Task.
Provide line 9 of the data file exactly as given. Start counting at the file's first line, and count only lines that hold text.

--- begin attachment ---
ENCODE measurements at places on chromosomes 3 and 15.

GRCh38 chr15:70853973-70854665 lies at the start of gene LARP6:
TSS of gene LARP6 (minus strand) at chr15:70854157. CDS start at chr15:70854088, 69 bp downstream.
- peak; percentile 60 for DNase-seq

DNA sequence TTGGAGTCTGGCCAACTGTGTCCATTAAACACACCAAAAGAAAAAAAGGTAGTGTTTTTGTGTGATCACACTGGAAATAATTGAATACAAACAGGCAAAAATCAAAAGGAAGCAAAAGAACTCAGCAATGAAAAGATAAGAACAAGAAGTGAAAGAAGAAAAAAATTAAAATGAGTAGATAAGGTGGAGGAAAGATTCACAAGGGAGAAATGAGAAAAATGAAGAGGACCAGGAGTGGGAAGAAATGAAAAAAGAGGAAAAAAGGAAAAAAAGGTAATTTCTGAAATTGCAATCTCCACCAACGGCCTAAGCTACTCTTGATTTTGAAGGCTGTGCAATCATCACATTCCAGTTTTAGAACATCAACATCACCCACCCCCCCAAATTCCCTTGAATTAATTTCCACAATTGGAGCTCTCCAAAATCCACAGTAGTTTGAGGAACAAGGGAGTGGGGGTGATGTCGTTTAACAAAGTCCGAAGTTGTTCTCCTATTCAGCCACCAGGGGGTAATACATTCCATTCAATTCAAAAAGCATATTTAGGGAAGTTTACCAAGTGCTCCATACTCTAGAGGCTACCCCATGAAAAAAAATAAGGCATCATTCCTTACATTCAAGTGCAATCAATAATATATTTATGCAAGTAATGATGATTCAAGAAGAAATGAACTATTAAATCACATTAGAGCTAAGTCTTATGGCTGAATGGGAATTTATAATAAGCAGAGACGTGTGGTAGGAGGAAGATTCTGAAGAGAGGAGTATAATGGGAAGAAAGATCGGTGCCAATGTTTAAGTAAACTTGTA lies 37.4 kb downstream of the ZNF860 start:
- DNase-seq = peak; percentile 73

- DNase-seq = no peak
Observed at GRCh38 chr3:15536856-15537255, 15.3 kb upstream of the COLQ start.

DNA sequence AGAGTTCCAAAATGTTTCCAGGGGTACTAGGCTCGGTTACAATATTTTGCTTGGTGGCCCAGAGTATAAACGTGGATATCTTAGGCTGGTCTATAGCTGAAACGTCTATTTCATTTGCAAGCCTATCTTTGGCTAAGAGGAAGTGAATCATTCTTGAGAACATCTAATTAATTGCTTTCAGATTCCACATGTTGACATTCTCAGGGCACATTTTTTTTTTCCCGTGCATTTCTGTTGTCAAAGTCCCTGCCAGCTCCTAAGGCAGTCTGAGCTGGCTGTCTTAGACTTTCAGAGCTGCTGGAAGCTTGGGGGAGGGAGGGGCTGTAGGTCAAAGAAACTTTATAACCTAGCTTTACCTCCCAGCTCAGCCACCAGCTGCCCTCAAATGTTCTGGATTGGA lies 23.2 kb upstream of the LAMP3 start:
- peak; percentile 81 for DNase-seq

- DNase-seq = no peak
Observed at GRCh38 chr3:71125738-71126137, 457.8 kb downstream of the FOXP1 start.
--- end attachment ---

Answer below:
DNA sequence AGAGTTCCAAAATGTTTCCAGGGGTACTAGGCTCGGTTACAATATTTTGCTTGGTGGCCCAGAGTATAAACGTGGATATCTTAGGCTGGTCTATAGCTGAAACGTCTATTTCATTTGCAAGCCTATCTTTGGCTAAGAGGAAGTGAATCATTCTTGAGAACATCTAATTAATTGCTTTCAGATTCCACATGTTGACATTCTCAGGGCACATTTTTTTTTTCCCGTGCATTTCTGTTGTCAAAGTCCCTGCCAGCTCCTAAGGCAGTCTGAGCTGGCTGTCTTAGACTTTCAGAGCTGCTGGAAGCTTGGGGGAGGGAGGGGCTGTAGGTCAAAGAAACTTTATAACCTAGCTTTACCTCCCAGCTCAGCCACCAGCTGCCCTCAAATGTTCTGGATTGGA lies 23.2 kb upstream of the LAMP3 start: